By GABRIELLA BOCK | Reporter
Back in December, my husband and I took a weekend vacation to the cheerful Danish-style hamlet of Solvang, California. The trip, a near three-hour journey north to California’s central coast, would be one of the last before our first baby is expected to arrive next month.
For our journey, we were given the opportunity to test drive Chevrolet’s new year’s update on their super sized crossover, the Traverse, a vehicle that far outweighs my tiny Toyota.
We were excited to try out the all-new Traverse: With three pets and a little human on the way, we had just begun serious talks about our need for a bigger vehicle, but still found ourselves cringing at the idea of becoming minivan soccer parents.
For us, the Traverse is a solid choice.
I won’t lie to you: At first, the 2018 Traverse was difficult for me to maneuver, especially on smaller residential streets with curbed parking. But once we got moving on the open freeway, I soon settled in and began to enjoy the vehicle’s smooth and steady ride.
I should also mention that there’s customizable lumbar support built into the leather seats, a feature that has left me bitter after coming to terms with the fact that not every seat has this option, couches and barstools included.
My husband, our usual trip navigator, was outsourced by the vehicle’s built-in GPS system, so he took on the role of moving DJ, a transition made nearly effortless by the Traverse’s seamless Wi-Fi and Apple CarPlay system.
Chevy’s redesigned Traverse also comes with the latest in safety, a selling-point for me, which includes a surround-view camera, lane keeping and departure warnings, front pedestrian braking and forward collision alert with low- and high-speed braking.
Our trip moved on without a hitch and as we ascended north toward the Santa Ynez Valley, we grew eager to see what the little village had in store for us.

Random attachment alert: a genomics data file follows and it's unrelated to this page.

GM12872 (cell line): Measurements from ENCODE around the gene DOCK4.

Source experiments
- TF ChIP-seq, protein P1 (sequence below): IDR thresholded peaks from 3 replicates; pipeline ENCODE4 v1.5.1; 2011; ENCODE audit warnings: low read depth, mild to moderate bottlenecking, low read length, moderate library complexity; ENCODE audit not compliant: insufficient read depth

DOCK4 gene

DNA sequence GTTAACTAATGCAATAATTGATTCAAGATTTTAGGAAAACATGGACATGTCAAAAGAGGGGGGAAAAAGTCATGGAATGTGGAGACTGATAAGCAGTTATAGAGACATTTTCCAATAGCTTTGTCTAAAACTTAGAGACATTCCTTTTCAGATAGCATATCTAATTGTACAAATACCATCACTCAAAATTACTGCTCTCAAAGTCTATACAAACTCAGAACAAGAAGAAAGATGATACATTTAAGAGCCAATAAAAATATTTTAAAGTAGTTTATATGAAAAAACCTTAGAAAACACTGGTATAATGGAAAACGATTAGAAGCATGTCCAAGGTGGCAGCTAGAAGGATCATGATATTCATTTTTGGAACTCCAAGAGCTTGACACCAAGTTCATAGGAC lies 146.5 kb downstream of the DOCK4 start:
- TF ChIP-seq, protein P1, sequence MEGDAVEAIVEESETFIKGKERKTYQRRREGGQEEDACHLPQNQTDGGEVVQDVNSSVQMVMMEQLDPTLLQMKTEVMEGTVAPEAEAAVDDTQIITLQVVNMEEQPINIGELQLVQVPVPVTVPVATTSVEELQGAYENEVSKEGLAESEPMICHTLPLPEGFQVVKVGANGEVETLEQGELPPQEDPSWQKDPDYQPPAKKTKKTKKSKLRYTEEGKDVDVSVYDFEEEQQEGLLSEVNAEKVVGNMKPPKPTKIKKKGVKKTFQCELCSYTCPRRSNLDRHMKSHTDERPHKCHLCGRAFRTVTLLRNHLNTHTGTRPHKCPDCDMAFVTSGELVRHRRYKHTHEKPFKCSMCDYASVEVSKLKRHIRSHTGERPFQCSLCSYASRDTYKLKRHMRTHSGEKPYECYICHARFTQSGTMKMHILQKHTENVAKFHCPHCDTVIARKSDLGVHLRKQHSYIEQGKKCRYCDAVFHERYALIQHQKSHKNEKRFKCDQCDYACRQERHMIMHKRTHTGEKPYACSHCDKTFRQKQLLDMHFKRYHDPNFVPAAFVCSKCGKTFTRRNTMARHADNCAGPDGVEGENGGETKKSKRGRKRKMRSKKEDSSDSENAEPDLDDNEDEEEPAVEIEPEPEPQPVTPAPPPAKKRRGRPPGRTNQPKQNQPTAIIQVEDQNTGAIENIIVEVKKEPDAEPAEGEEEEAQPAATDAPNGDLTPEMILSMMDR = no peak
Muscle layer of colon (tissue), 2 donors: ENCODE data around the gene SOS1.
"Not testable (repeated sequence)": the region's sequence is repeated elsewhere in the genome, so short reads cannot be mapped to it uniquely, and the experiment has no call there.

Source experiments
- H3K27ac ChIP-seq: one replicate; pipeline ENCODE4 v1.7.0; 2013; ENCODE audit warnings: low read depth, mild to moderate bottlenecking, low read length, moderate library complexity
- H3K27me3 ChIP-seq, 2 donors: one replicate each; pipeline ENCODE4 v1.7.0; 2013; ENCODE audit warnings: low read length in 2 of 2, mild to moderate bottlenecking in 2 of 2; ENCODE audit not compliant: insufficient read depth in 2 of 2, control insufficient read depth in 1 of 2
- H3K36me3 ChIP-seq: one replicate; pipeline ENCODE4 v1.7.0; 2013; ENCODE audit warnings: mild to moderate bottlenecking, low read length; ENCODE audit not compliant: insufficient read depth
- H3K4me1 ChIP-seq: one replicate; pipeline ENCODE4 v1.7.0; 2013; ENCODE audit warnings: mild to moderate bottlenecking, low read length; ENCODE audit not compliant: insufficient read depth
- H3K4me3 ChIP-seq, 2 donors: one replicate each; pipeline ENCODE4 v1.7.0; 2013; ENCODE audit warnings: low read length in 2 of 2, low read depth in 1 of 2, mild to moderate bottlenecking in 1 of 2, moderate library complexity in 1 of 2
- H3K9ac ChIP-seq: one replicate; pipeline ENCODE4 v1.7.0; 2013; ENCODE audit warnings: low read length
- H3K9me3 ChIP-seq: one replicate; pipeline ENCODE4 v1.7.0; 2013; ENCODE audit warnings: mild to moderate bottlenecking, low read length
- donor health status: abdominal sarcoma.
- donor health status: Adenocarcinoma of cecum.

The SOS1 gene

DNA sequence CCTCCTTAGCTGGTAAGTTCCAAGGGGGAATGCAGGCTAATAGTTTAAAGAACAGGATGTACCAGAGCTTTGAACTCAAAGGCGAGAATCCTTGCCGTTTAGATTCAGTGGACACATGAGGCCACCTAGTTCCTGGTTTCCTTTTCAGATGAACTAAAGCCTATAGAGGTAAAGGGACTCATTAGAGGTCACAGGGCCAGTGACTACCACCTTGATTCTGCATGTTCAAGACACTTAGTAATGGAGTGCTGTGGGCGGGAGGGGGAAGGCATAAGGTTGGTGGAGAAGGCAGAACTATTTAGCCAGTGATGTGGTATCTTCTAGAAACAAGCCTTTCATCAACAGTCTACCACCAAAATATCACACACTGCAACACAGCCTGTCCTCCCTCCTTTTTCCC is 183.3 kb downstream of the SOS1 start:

We arrived half-past noon to find that Solvang’s strollable streets were especially quiet for a Sunday in late December due, in large part, to the Thomas Fire, whose embers were still smoldering nearby after weeks of destruction.
A popular tourist destination, the town, as well as other parts of Santa Barbara County, has felt an economic slump in the aftermath of the Thomas Fire, but those wishing to visit should not be deterred from doing so.
Made famous by the 2004 film “Sideways,” Solvang is the perfect getaway for every oenophile. With over 20 boutique wine tasting rooms, a glass of vino can be found on nearly every corner.
Local eateries offer visitors a wide selection of foods from both near and far away with delicacies like extravagant Danish bakeries, German sausage houses and fine fusion restaurants. Those in need of a quick and easy bite before heading out should make a pit stop at the Big Bopper, a 1950’s style hamburger carhop that won’t break the bank.
The Solvang Trolley & Carriage Tour is a fun way to explore the storybook town and hearing the sounds of horseshoes clopping down cobblestone streets only adds to Solvang’s magical atmosphere.
Once back on foot, Solvang’s very walkable downtown area plays home to dozens of specialty shops offering Dane-made artwork, dolls and Christmas-themed trinkets.
Families looking to find a little fun off the beaten path should check out OstrichLand, a nearby bird farm where visitors can feed towering ostriches and emus. (Just be sure to hold the feeding bowl with both hands because these bird-brained beauties are enthusiastic eaters.)
Most of the town closes up shop just after sunset and, after making the long and difficult decision to not smuggle home an emu, my husband and I jumped back into the Traverse for the easy ride back to reality.
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